AWS Source Plugin

Latest: v18.0.0

The AWS Source plugin extracts information from many of the supported services by Amazon Web Services (AWS) and loads it into any supported CloudQuery destination (e.g. PostgreSQL, BigQuery, Snowflake, and more).


The plugin needs to be authenticated with your account(s) in order to sync information from your cloud setup.

The plugin requires only read permissions (we will never make any changes to your cloud setup), so, following the principle of least privilege, it's recommended to grant it read-only permissions.

There are multiple ways to authenticate with AWS, and the plugin respects the AWS credential provider chain. This means that CloudQuery will follow the following priorities when attempting to authenticate:

  • The credentials and config files in ~/.aws (the credentials file takes priority).
  • You can also use aws sso to authenticate cloudquery - you can read more about it here (opens in a new tab).
  • IAM roles for AWS compute resources (including EC2 instances, Fargate and ECS containers).

You can read more about AWS authentication here (opens in a new tab) and here (opens in a new tab).

Environment Variables

CloudQuery can use the credentials from the AWS_ACCESS_KEY_ID, AWS_SECRET_ACCESS_KEY, and AWS_SESSION_TOKEN environment variables (AWS_SESSION_TOKEN can be optional for some accounts). For information on obtaining credentials, see the AWS guide (opens in a new tab).

To export the environment variables (On Linux/Mac - similar for Windows):

export AWS_ACCESS_KEY_ID={Your AWS Access Key ID}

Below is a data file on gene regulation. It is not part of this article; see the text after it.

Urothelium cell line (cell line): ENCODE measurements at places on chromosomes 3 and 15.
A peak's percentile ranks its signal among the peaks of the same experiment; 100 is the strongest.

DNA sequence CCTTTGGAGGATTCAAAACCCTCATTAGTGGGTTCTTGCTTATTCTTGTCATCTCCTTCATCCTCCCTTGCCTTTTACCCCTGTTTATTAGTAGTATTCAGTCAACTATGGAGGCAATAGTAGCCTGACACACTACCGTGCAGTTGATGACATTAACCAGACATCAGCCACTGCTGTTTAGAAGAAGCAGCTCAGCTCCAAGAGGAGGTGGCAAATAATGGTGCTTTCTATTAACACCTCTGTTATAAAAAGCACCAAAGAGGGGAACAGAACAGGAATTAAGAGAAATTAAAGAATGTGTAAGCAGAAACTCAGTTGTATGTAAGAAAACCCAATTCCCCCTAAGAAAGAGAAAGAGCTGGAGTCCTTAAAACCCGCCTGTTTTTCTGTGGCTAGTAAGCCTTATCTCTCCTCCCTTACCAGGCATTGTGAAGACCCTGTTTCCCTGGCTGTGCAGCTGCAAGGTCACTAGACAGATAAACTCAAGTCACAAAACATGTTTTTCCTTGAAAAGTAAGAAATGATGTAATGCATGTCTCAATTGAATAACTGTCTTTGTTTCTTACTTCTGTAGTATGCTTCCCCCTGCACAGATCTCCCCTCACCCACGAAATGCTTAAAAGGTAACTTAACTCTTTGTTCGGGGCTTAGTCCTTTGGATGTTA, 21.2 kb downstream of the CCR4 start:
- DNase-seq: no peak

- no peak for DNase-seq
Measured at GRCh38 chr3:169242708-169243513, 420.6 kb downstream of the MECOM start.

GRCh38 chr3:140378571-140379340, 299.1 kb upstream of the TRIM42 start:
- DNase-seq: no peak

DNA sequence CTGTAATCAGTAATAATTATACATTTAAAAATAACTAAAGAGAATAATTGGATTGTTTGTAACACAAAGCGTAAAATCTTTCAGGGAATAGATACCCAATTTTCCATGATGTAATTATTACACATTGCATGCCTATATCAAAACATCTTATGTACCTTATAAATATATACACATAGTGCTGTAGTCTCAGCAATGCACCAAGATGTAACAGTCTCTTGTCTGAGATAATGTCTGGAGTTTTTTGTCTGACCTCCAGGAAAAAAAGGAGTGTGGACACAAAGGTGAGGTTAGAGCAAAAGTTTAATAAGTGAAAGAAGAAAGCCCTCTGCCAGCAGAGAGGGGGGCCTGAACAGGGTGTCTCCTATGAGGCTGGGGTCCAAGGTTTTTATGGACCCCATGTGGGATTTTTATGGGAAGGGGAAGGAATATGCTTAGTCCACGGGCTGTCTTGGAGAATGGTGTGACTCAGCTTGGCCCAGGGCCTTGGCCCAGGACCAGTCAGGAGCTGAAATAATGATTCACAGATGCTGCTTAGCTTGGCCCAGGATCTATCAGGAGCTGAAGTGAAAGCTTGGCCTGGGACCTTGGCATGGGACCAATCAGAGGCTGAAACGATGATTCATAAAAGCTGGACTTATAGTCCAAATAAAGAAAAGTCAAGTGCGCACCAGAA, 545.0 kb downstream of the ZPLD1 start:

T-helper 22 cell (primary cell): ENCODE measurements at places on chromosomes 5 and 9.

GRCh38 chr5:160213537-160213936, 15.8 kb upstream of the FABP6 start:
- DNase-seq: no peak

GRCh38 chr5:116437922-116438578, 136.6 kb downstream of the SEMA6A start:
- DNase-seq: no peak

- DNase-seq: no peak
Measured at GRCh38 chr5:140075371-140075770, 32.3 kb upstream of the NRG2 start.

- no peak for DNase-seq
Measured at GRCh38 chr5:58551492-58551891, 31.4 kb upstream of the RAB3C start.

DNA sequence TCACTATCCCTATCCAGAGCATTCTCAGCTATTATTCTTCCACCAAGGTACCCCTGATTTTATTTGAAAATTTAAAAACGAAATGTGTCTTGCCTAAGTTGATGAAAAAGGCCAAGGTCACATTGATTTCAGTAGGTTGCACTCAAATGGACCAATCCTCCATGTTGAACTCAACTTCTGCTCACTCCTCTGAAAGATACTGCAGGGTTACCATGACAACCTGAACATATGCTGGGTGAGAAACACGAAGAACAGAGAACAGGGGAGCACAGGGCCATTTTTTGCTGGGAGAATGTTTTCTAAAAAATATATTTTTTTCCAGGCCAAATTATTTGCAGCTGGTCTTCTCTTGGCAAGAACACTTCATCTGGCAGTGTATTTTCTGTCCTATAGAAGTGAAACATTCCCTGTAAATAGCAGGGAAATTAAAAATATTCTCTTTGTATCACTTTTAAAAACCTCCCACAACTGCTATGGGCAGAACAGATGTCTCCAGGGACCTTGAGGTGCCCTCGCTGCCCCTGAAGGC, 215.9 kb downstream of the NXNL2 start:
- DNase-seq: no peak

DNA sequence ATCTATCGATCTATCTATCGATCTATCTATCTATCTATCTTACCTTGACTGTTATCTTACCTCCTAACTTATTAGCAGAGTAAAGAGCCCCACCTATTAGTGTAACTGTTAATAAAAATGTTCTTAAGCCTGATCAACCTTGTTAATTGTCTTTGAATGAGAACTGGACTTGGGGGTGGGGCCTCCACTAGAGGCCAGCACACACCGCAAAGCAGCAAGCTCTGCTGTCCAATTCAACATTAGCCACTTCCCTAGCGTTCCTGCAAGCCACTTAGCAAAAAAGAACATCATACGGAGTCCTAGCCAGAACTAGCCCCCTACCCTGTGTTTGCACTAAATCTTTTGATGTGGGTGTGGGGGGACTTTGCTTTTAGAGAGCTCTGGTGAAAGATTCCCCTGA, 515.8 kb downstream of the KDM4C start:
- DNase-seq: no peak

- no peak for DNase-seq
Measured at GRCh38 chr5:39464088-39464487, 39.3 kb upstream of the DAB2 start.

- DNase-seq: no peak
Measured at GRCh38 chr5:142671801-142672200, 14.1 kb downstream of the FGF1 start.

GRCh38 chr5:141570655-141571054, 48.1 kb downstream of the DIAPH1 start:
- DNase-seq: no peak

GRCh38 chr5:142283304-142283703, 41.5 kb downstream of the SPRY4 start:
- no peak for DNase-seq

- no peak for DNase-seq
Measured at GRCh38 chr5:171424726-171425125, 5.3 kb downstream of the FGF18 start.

export AWS_SECRET_ACCESS_KEY={Your AWS secret access key}
export AWS_SESSION_TOKEN={Your AWS session token}

Shared Configuration files

The plugin can use credentials from your credentials and config files in the .aws directory in your home folder. The contents of these files are practically interchangeable, but CloudQuery will prioritize credentials in the credentials file.

For information about obtaining credentials, see the AWS guide (opens in a new tab).

Here are example contents for a credentials file:

aws_access_key_id = YOUR_ACCESS_KEY_ID
aws_secret_access_key = YOUR_SECRET_ACCESS_KEY

You can also specify credentials for a different profile, and instruct CloudQuery to use the credentials from this profile instead of the default one.

For example:

aws_access_key_id = YOUR_ACCESS_KEY_ID
aws_secret_access_key = YOUR_SECRET_ACCESS_KEY

Then, you can either export the AWS_PROFILE environment variable (On Linux/Mac, similar for Windows):

export AWS_PROFILE=myprofile

or, configure your desired profile in the local_profile field:

  id: <account_alias>
  local_profile: myprofile

IAM Roles for AWS Compute Resources

The plugin can use IAM roles for AWS compute resources (including EC2 instances, Fargate and ECS containers). If you configured your AWS compute resources with IAM, the plugin will use these roles automatically. For more information on configuring IAM, see the AWS docs here (opens in a new tab) and here (opens in a new tab).

User Credentials with MFA

In order to leverage IAM User credentials with MFA, the STS "get-session-token" command may be used with the IAM User's long-term security credentials (Access Key and Secret Access Key). For more information, see here (opens in a new tab).

aws sts get-session-token --serial-number <YOUR_MFA_SERIAL_NUMBER> --token-code <YOUR_MFA_TOKEN_CODE> --duration-seconds 3600

Then export the temporary credentials to your environment variables.


Query Examples

Find all public-facing load balancers

SELECT * FROM aws_elbv2_load_balancers WHERE scheme = 'internet-facing';

Find all unencrypted RDS instances

SELECT * FROM aws_rds_clusters WHERE storage_encrypted IS FALSE;

Find all S3 buckets that are permitted to be public

SELECT arn, region
FROM aws_s3_buckets
WHERE block_public_acls IS NOT TRUE
    OR block_public_policy IS NOT TRUE
    OR ignore_public_acls IS NOT TRUE
    OR restrict_public_buckets IS NOT TRUE